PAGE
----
In the wake of COVID-19, wearing masks or some type of facial covering is mandated in most public locations in an effort to reduce the spread of the disease. Medical-grade masks, such as the N95 respirator mask, are known to provide the best protection against breath-borne pathogens. But since those masks are critical protective equipment for front line caregivers and difficult to obtain, how effective are the cloth coverings worn by most people in public spaces?
We asked Steven Gordon, MD, Chair of Cleveland Clinic’s Department of Infectious Disease, and Raed Dweik, MD, Chair of Cleveland Clinic’s Respiratory Institute, to explain the scientific justification for wearing simple masks that Dr. Dweik and three colleagues recently published in the Journal of Breath Research.
The public fears that loose-fitting masks and those made of permeable materials such as cotton, do not prevent viral particles from being inhaled. Are they correct?
Dr. Dweik: Yes, in a sense. However, there is evidence that such masks reduce the exhaled aerosols from infectious, but asymptomatic, individuals. This reduces the viral load in the environment, lowering the chance that anyone will inhale the pathogens.
Moreover, coughing and sneezing significantly increase the amount of aerosols in an exhaled breath, creating a turbulent cloud that can propel the contents up to 25 to 26 feet. Any type of facemask provides a physical barrier that disrupts this event.
How do we know that non-medical-grade masks stop viral particles from being exhaled into the surrounding air?
Dr. Dweik: Our normal exhaled breath is comprised of tiny water droplets and fluid from the lining of the lungs that carries dissolved bacteria, viruses, proteins, metabolites and other compounds. As they enter the air, the aerosols begin to dry and, ultimately, only the dissolved materials remain.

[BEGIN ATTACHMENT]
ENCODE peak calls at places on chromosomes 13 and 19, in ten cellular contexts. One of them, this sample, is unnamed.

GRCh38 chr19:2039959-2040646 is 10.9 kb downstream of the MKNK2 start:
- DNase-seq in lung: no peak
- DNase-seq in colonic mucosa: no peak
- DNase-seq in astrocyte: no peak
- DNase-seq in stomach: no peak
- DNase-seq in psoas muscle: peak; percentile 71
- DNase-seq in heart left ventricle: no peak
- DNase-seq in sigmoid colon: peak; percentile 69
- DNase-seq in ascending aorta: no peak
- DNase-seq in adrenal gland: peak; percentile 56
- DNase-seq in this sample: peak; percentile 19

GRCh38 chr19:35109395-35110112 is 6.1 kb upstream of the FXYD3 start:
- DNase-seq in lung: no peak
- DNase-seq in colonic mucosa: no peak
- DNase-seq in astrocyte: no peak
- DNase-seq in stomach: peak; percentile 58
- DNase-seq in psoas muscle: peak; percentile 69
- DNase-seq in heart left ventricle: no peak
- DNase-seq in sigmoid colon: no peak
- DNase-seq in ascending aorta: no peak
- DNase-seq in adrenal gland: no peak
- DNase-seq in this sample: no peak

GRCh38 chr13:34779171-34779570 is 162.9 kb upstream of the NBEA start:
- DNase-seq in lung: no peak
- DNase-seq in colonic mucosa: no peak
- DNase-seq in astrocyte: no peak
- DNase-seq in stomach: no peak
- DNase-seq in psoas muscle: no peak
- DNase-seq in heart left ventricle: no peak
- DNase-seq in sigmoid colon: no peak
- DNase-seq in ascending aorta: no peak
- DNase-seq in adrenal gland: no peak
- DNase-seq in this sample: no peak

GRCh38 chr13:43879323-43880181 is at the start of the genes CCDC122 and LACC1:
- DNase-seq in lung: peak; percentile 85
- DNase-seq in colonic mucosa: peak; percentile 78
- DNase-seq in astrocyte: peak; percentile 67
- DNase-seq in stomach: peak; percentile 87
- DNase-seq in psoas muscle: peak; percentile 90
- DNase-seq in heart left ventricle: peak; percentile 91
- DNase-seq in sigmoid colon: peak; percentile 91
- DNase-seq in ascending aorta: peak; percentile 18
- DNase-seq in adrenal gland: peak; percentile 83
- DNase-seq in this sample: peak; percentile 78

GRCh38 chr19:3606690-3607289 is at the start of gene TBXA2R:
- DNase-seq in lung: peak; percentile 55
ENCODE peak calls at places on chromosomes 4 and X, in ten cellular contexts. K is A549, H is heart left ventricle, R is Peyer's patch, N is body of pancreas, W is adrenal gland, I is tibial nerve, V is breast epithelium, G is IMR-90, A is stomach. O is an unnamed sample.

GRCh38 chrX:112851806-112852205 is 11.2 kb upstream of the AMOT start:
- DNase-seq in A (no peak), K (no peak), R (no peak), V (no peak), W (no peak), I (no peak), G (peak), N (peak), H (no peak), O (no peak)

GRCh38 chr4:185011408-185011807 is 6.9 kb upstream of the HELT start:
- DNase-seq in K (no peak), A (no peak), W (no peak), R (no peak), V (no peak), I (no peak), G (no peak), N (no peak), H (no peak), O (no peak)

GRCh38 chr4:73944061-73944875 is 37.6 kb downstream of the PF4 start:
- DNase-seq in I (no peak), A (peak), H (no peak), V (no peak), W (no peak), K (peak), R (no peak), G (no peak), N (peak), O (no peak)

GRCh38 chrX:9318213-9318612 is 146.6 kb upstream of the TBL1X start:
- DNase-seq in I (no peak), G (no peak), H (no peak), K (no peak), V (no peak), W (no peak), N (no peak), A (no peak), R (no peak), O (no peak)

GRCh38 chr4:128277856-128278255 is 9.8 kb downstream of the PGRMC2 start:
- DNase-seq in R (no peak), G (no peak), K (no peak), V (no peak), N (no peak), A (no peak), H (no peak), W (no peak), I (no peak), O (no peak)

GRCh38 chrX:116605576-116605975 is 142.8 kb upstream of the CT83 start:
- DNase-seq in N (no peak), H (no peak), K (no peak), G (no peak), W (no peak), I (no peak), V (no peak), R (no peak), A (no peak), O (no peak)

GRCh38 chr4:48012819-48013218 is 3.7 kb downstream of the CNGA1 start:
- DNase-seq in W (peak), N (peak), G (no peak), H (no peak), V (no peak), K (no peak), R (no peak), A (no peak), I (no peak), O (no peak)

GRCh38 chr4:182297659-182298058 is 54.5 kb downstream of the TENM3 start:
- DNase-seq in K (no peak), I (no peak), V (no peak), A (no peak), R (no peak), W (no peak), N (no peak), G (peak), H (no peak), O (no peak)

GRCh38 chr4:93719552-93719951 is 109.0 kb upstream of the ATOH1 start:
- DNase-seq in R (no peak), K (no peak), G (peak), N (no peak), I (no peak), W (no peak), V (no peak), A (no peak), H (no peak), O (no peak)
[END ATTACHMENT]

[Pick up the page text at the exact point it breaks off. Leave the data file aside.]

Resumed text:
Even though exhaled breath may leak around a face covering that does not fit snugly, two recent journal articles illustrate that the exhaled aerosols and particles collect on the inner surface of the face covering and form a layer that attracts more particles. The studies were performed on masks long after they had dried, confirming that the contents remained attached to the surfaces after the wet layer had evaporated.
What is the evidence that improvised facial coverings trap the coronavirus?
Dr. Dweik: Both studies found a wide variety of endogenous human materials on the disposable masks, including human cytokines. These proteins are much smaller than virions from the coronavirus. If masks made of paper, cotton and other homemade masks are capturing the smaller molecules, it is reasonable to assume they are also capturing the larger SARS-CoV-2 particles.
How do cloth masks fit into return-to-work practices as we move from sheltering in place to recovery in the COVID-19 pandemic?
Dr. Gordon: Cloth face coverings can be used for source control in the workplace as well as in public spaces. They are recommended by the Centers for Disease Control and Prevention (CDC) to potentially help prevent transmission when used as a complement to social distancing. They are not a replacement for adequate distancing, and their use and facility should be reconsidered when distancing is not feasible. The CDC offers guidance on the design, use and maintenance of cloth face coverings.
Can you sum up your thoughts in a few words?
Dr. Dweik: Medical-grade masks are ideal, because they fit snugly on the face and force breath through the material to filter aerosols being inhaled and exhaled. When these masks are not available, surgical masks and homemade face coverings still have value. While they may not protect the wearer from inhaling contaminants such as the coronarvirus, they appear to reduce the viral load exhaled from an asymptomatic wearer. Therefore, wearing a face covering helps protect others from the wearer’s exhaled aerosols, but does not protect the wearer.
This article originally appeared on Consult QD on May 5, 2020.